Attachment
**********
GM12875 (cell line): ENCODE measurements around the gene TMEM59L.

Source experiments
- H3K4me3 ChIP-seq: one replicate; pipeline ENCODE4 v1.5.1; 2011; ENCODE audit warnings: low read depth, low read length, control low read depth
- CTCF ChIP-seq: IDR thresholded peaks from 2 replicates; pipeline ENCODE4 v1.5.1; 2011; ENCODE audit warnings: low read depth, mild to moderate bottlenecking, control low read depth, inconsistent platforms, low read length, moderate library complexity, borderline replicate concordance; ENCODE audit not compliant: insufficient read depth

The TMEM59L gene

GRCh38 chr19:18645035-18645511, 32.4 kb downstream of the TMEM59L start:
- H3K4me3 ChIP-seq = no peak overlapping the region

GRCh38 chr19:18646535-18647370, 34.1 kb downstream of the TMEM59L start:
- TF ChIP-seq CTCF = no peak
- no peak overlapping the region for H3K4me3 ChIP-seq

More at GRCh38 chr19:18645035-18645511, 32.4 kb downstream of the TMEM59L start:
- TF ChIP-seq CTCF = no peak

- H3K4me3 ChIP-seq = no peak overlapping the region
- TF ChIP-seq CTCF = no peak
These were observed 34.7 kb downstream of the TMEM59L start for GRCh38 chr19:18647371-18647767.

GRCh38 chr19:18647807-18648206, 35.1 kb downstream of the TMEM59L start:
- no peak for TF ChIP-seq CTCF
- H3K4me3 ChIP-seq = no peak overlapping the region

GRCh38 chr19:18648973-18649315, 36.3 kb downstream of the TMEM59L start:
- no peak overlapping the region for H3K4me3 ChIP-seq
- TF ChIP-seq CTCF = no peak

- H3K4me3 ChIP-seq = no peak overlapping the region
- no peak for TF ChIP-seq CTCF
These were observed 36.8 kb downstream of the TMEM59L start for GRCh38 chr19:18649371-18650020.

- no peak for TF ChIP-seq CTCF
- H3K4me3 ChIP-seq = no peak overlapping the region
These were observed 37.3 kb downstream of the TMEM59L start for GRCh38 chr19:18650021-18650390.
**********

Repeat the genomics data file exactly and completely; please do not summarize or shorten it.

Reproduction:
GM12875 (cell line): ENCODE measurements around the gene TMEM59L.

Source experiments
- H3K4me3 ChIP-seq: one replicate; pipeline ENCODE4 v1.5.1; 2011; ENCODE audit warnings: low read depth, low read length, control low read depth
- CTCF ChIP-seq: IDR thresholded peaks from 2 replicates; pipeline ENCODE4 v1.5.1; 2011; ENCODE audit warnings: low read depth, mild to moderate bottlenecking, control low read depth, inconsistent platforms, low read length, moderate library complexity, borderline replicate concordance; ENCODE audit not compliant: insufficient read depth

The TMEM59L gene

GRCh38 chr19:18645035-18645511, 32.4 kb downstream of the TMEM59L start:
- H3K4me3 ChIP-seq = no peak overlapping the region

GRCh38 chr19:18646535-18647370, 34.1 kb downstream of the TMEM59L start:
- TF ChIP-seq CTCF = no peak
- no peak overlapping the region for H3K4me3 ChIP-seq

More at GRCh38 chr19:18645035-18645511, 32.4 kb downstream of the TMEM59L start:
- TF ChIP-seq CTCF = no peak

- H3K4me3 ChIP-seq = no peak overlapping the region
- TF ChIP-seq CTCF = no peak
These were observed 34.7 kb downstream of the TMEM59L start for GRCh38 chr19:18647371-18647767.

GRCh38 chr19:18647807-18648206, 35.1 kb downstream of the TMEM59L start:
- no peak for TF ChIP-seq CTCF
- H3K4me3 ChIP-seq = no peak overlapping the region

GRCh38 chr19:18648973-18649315, 36.3 kb downstream of the TMEM59L start:
- no peak overlapping the region for H3K4me3 ChIP-seq
- TF ChIP-seq CTCF = no peak

- H3K4me3 ChIP-seq = no peak overlapping the region
- no peak for TF ChIP-seq CTCF
These were observed 36.8 kb downstream of the TMEM59L start for GRCh38 chr19:18649371-18650020.

- no peak for TF ChIP-seq CTCF
- H3K4me3 ChIP-seq = no peak overlapping the region
These were observed 37.3 kb downstream of the TMEM59L start for GRCh38 chr19:18650021-18650390.